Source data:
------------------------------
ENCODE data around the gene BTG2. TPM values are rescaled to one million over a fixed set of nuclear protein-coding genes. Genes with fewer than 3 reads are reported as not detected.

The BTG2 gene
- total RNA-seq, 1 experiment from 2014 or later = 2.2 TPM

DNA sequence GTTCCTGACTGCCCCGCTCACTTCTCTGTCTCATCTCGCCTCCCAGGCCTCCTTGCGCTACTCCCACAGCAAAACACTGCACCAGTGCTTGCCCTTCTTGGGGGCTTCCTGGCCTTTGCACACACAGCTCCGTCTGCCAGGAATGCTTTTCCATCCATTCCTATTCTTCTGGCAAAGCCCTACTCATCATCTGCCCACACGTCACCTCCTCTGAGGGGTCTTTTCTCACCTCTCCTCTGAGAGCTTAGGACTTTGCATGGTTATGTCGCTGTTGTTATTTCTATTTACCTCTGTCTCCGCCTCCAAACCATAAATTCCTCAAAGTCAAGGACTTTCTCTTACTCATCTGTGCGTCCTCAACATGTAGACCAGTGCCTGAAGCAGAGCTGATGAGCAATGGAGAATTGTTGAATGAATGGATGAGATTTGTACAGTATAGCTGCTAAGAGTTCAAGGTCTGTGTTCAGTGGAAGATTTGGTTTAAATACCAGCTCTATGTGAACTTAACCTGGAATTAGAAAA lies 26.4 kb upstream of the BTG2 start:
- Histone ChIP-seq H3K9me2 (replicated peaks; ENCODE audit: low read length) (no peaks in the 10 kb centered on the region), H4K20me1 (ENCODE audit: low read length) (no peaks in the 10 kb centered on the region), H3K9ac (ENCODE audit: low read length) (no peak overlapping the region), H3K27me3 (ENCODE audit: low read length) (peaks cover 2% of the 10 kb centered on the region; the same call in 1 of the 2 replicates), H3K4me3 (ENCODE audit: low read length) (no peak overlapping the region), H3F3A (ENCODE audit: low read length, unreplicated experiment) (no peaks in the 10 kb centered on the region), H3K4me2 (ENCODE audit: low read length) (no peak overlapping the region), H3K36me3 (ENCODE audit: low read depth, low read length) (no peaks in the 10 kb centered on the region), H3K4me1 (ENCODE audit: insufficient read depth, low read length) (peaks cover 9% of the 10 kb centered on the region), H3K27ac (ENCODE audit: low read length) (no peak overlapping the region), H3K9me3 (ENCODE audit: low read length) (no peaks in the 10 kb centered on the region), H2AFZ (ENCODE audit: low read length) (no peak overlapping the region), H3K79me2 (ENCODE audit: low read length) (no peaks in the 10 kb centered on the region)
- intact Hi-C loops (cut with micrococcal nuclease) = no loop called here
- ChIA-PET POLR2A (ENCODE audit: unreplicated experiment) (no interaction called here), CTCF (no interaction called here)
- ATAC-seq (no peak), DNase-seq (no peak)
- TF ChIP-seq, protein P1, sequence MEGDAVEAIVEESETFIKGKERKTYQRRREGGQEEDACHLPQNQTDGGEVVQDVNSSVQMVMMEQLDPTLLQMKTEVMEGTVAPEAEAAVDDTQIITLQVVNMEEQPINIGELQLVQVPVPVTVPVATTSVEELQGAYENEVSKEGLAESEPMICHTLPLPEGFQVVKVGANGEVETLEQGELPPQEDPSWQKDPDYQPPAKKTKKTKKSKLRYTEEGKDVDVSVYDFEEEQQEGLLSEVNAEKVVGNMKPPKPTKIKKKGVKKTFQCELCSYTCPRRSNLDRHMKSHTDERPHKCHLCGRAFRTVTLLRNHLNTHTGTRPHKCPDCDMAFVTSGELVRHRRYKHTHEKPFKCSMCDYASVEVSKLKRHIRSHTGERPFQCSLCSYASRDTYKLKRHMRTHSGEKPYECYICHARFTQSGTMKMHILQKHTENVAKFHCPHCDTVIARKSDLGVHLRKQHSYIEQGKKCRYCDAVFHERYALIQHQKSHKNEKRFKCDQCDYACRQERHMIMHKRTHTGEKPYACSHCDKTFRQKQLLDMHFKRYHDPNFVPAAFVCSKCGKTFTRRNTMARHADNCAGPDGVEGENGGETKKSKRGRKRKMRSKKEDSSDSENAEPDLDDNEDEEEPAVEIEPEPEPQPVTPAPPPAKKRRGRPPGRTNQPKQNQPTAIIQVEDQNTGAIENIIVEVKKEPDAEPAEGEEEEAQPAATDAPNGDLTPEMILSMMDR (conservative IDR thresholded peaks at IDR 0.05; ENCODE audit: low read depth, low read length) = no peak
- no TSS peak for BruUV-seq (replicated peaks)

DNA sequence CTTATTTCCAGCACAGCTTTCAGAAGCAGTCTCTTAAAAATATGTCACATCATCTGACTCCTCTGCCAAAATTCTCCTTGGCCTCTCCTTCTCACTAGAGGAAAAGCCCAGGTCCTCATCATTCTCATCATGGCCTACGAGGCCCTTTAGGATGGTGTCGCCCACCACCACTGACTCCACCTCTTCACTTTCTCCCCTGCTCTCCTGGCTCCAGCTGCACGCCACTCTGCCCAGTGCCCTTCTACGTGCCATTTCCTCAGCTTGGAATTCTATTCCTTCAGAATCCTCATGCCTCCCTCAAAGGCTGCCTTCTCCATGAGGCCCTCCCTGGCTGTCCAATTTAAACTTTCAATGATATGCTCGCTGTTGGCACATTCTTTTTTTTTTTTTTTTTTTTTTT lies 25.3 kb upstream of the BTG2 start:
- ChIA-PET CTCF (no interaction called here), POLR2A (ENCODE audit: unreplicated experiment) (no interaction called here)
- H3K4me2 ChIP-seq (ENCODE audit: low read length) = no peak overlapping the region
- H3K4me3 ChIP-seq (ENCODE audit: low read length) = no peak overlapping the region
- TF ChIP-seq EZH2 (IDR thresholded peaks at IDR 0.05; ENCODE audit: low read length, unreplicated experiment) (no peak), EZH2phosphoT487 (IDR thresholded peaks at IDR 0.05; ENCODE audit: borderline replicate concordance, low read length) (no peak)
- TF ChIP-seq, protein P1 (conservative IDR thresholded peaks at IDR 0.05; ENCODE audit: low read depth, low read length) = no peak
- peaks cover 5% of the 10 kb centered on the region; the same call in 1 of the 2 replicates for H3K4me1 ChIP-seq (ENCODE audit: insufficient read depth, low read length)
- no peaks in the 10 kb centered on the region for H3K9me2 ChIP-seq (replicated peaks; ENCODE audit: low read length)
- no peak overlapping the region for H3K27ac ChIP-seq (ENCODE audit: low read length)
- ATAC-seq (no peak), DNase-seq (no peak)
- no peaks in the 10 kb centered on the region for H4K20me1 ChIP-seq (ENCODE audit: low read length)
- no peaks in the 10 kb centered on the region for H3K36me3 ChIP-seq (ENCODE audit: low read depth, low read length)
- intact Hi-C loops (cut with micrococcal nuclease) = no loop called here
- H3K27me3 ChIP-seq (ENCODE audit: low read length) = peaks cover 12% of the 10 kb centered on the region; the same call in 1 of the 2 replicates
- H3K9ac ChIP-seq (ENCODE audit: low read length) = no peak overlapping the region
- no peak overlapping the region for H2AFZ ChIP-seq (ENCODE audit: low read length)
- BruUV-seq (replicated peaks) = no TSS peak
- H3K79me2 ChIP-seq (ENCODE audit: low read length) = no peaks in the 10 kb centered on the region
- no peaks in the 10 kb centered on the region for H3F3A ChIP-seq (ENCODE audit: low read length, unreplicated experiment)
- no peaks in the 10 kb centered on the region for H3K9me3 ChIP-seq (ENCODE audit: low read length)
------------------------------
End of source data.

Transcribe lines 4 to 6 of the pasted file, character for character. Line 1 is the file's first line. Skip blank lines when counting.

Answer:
DNA sequence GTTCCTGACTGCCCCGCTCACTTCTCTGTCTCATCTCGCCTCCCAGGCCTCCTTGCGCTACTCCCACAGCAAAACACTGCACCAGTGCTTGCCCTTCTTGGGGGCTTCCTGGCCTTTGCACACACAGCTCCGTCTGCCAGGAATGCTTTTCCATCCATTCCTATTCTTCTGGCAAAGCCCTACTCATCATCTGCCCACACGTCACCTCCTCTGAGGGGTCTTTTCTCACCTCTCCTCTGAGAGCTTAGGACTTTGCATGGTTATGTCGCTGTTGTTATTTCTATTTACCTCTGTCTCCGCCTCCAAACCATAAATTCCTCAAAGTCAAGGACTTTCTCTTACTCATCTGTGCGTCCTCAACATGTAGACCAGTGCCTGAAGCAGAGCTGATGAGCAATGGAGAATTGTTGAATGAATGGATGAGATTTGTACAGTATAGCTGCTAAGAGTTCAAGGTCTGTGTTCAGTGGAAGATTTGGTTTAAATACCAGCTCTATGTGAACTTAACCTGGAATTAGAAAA lies 26.4 kb upstream of the BTG2 start:
- Histone ChIP-seq H3K9me2 (replicated peaks; ENCODE audit: low read length) (no peaks in the 10 kb centered on the region), H4K20me1 (ENCODE audit: low read length) (no peaks in the 10 kb centered on the region), H3K9ac (ENCODE audit: low read length) (no peak overlapping the region), H3K27me3 (ENCODE audit: low read length) (peaks cover 2% of the 10 kb centered on the region; the same call in 1 of the 2 replicates), H3K4me3 (ENCODE audit: low read length) (no peak overlapping the region), H3F3A (ENCODE audit: low read length, unreplicated experiment) (no peaks in the 10 kb centered on the region), H3K4me2 (ENCODE audit: low read length) (no peak overlapping the region), H3K36me3 (ENCODE audit: low read depth, low read length) (no peaks in the 10 kb centered on the region), H3K4me1 (ENCODE audit: insufficient read depth, low read length) (peaks cover 9% of the 10 kb centered on the region), H3K27ac (ENCODE audit: low read length) (no peak overlapping the region), H3K9me3 (ENCODE audit: low read length) (no peaks in the 10 kb centered on the region), H2AFZ (ENCODE audit: low read length) (no peak overlapping the region), H3K79me2 (ENCODE audit: low read length) (no peaks in the 10 kb centered on the region)
- intact Hi-C loops (cut with micrococcal nuclease) = no loop called here